In 2003, a category III CPT code was issued that specifically describes microwave thermotherapy.  0061T: Destruction/reduction of malignant breast tumor including breast carcinoma cells in the margins, microwave phased array thermotherapy, disposable catheter with combined temperature monitoring probe and microwave sensor, externally applied microwave energy, including interstitial placement of sensor. (For imaging guidance performed in conjunction with 0061T, see 76942, 76986.)

Policy/
Coverage:
Microwave thermotherapy for breast cancer is not covered based on benefit certificate primary coverage criteria that there be scientific evidence of effectiveness. This procedure continues to be the subject of ongoing clinical trials to determine its safety and effectiveness for the treatment of breast cancer.
 
For contracts without primary coverage criteria, the use of microwave thermotherapy for breast cancer is considered investigational and is not covered.  Investigational services are an exclusion in the member benefit contract.

Rationale:
A literature search based on the MEDLINE database revealed limited published data regarding microwave thermotherapy. Gardner and colleagues reported on the results of a phase I and II clinical trial including 10 patients that reported that the technique is technically feasible.  Vargas and colleagues reported on a dose-finding study in 25 patients, performed as part of an Investigational Device Exemption (IDE) trial. Patients underwent thermotherapy at various doses before undergoing surgical resection of breast cancer to determine whether or not the use of thermotherapy before breast conserving surgery could potentially reduce the incidence of positive surgical margins, and thus the need for re-excision.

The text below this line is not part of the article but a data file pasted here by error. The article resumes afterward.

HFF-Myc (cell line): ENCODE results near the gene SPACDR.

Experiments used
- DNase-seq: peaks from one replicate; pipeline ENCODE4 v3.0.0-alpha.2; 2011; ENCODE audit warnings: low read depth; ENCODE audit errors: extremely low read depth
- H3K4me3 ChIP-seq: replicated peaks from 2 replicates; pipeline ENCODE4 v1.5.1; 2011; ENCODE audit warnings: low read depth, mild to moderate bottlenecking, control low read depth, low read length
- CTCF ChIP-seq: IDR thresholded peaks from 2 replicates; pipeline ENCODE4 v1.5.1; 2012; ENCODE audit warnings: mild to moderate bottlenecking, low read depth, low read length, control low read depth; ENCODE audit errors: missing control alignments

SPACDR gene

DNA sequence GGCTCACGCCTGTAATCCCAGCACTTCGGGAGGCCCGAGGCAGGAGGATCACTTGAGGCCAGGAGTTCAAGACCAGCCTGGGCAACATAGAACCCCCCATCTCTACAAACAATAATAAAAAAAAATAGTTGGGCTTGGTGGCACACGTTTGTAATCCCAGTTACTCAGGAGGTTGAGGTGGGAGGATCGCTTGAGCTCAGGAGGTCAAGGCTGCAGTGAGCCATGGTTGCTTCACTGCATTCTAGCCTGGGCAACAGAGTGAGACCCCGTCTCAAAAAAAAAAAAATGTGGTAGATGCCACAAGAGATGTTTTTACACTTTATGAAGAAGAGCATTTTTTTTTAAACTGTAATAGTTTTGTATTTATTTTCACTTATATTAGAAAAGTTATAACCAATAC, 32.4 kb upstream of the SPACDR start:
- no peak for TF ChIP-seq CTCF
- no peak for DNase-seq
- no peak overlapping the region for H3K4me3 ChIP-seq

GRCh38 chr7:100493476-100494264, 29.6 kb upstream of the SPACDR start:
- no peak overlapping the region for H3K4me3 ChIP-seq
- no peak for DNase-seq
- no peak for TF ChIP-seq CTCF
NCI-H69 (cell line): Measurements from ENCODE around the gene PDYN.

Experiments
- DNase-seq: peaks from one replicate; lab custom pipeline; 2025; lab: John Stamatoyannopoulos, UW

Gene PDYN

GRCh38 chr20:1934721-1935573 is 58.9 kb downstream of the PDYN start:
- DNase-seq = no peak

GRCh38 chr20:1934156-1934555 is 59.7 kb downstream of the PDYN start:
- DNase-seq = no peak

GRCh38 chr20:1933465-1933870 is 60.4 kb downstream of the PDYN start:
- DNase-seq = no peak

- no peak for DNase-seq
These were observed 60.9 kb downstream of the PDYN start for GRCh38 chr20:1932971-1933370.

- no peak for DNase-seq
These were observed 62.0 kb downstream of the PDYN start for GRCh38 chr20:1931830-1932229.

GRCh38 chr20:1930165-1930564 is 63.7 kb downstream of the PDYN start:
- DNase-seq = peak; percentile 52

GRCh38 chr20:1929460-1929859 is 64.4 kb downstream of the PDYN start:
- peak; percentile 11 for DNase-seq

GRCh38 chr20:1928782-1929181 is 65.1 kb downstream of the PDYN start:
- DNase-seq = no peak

The following manufacturer sponsored phase II trials are no longer recruiting patients:
Study 102-00-202